He encountered more obstacles after college, reportedly being turned down for more than 12 job openings, even one at KFC.
He was eventually hired as an English teacher at $12 an hour. He also started up a translation company, but it was on a visit to the US in 1995 that he discovered the Internet and began trying online startup companies when he returned to China.
After several misfires, he formed Alibaba out of his small apartment in Hangzhou in 1999 with 17 friends. The initial concept — online shopping for small businesses — attracted $25 million from investors in its first year.
Alibaba today is by most estimates the world’s largest online commerce company. Besides shopping, it also includes banking, technology and cloud computing.
Ma’s played up how different he is than most egghead Internet billionaires who are math, science or coding geniuses. He prefers the kind of wild publicity stunts associated with Richard Branson, which is why, insiders say, he began to take to the Alibaba stage at corporate celebrations. He put on a blond wig and headdress to sing along to “The Lion King” in 2009. In 2017, he preened atop a motorcycle in a mask and a Michael Jackson outfit while dancing to “Billie Jean” and then joined a “formation-style” performance with backup dancers.
Today, Ma isn’t an executive or board member at either Alibaba or ANT but he’s the largest Alibaba shareholder with shares worth at least $25 billion.
Alibaba lost more than $110 billion in market value Dec. 24 when China officially launched the probe. China’s government also told state media to censor reporting on the investigation into Alibaba back in December, the Financial Times reported Thursday.
It’s not unusual for China to yank some of their most prized tycoons and celebrities from public view for some infraction, and to show them who’s boss. The country’s biggest movie star, Fan Bingbing, disappeared in 2018 for alleged tax evasion and was out of sight for months. She eventually wrote a fawning apology to the Communist Party on her social media pages and reportedly paid a tax bill of at least $70 million.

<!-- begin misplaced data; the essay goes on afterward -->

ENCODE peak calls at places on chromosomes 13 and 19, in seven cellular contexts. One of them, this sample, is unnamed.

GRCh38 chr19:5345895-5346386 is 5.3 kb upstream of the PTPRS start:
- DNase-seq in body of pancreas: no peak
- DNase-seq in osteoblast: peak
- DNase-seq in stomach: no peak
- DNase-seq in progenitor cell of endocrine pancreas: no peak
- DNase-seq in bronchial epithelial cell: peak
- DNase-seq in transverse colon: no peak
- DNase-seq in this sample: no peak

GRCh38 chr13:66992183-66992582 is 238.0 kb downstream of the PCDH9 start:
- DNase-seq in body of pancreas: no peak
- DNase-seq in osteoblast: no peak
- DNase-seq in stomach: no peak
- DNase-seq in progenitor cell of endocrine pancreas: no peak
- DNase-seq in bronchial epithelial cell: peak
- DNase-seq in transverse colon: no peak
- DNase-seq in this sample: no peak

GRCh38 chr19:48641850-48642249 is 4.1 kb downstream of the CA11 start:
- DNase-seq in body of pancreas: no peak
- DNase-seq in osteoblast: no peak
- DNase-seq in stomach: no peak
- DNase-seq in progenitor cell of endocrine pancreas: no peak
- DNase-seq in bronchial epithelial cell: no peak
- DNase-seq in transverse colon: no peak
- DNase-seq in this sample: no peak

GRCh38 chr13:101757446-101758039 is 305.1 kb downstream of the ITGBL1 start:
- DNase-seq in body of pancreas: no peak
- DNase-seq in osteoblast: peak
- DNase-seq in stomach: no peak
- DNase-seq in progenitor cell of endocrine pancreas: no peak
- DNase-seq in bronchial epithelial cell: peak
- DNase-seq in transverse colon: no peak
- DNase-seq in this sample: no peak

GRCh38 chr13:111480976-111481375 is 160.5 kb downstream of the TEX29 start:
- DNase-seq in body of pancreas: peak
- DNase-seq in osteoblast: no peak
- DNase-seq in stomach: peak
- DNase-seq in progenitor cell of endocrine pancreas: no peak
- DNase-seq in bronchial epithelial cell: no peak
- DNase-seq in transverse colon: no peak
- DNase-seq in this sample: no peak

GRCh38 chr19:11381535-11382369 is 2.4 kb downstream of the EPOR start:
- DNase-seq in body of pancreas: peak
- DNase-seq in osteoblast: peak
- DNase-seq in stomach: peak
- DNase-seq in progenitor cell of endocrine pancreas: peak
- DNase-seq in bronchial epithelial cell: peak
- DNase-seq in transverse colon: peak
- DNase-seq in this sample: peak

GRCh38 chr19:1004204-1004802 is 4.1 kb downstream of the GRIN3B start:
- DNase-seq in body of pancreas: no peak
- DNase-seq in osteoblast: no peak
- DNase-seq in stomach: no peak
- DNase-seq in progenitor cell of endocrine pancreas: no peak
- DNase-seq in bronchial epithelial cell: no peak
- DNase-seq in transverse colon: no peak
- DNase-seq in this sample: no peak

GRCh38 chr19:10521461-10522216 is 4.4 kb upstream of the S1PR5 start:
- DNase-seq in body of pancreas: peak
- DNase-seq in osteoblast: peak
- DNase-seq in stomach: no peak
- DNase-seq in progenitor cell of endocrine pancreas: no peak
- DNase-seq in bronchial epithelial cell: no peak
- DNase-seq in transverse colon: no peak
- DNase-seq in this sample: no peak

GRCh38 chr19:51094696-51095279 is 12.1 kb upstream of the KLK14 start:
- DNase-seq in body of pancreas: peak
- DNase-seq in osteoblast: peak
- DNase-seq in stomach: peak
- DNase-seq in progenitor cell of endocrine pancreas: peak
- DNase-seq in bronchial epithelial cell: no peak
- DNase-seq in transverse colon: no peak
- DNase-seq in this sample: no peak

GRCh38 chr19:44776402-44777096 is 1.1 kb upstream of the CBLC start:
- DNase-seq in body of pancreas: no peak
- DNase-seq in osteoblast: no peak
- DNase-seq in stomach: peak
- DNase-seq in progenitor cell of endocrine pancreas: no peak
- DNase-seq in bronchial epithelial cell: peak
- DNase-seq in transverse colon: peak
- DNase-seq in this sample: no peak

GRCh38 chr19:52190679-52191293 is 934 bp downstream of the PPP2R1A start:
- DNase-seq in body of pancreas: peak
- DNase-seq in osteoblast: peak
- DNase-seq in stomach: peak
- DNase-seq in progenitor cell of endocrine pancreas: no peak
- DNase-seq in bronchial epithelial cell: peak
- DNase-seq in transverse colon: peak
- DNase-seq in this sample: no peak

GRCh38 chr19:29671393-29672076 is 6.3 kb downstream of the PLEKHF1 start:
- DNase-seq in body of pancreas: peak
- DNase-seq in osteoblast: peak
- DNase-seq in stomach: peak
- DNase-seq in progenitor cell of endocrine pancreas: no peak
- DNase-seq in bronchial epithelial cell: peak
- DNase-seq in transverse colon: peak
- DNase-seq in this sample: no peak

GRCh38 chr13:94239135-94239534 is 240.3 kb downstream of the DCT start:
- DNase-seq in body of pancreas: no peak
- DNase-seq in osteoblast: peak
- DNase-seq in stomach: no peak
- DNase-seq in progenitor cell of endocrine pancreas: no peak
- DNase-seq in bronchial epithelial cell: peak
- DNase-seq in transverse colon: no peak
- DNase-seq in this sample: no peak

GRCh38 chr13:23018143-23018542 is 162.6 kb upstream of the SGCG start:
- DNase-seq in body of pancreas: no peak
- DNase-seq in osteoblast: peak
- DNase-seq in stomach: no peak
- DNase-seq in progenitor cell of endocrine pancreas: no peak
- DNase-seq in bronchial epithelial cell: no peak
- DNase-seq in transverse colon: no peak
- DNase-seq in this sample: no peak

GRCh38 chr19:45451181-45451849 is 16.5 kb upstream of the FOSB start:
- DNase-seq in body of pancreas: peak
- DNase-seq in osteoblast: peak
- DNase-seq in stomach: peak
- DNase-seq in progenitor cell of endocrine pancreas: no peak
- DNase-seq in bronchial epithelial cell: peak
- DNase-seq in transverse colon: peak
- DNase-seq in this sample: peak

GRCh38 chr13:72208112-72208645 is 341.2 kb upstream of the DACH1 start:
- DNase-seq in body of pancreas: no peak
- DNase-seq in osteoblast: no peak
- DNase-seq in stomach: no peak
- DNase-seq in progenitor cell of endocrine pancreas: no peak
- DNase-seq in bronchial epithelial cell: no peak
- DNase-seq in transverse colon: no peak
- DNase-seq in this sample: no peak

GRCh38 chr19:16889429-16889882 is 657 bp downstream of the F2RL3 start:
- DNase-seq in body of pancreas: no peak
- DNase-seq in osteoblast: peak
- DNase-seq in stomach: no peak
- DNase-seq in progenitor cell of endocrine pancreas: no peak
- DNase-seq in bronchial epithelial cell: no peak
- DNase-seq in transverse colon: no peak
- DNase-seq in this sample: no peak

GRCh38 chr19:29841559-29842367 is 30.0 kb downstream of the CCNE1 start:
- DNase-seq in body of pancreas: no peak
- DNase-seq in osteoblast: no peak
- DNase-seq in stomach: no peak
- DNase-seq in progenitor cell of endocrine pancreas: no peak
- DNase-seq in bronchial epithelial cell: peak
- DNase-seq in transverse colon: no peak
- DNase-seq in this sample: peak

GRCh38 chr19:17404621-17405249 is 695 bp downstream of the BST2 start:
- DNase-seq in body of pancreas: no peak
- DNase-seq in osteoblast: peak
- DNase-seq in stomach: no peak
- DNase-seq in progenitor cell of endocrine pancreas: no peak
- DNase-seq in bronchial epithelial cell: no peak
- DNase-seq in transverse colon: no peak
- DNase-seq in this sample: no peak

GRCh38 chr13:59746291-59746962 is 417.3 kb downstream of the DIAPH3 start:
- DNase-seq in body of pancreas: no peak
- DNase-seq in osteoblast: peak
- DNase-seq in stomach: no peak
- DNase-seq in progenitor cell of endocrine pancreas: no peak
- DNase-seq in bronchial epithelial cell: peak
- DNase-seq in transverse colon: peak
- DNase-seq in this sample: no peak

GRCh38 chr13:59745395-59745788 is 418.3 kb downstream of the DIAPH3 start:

No one knows where Bingbing disappeared to but one source told Vulture that she had been kept under “residential surveillance at a designated location” described as a holiday resort in the coastal province of Jiangsu.
In Ma’s case, he was a no-show as a judge in the finale of a game show for entrepreneurs called “Africa’s Business Heroes” which is sponsored by his philanthropic organization in Africa.
Alibaba spokesmen said there was a “scheduling conflict” that kept Ma off his show. While some reports out of China say Ma’s just keeping a low profile while Chinese regulators parse Alibaba’s vast books and order a restructuring of ANT, the situation appears serious, if not sinister.
Some say the West opened young Ma’s eyes up too much and now he’s gotten what he deserved.
“Jack Ma is a gangster,” Peter Navarro, the White House director of trade and manufacturing policy and the author of the 2011 book “Death By China: Confronting the Dragon,” told The Post. “He runs a company called Alibaba. Finish the thought: Forty thieves. He set up an enterprise with stolen goods, using our eBay business model. He stole all the e-commerce technology from us.”
But for all his shrewdness, Ma failed to see what should have been obvious to him and everyone around him, Navarro said. “Xi’s been consolidating power for the last four to five years.”
“He’s doing the same thing to Chinese oligarchs as Putin did to Russian oligarchs. They get money and fall in love with the West and forget where they come from. Then they get slapped down. There’s a Chinese expression called ‘kill the chicken, scare the monkey’ which means to make an example of someone. That’s what they’re doing to him. They’ll probably let him come back but his marching orders will be to just shut up and make money.”
“He will re-surface and will have to publicly repent but not on his terms,” Singleton said. “But I bet Jack Ma will comply because he doesn’t want to see this massive thing he built blew up. He’s a strategic thinker and he’s still someone to be reckoned with.”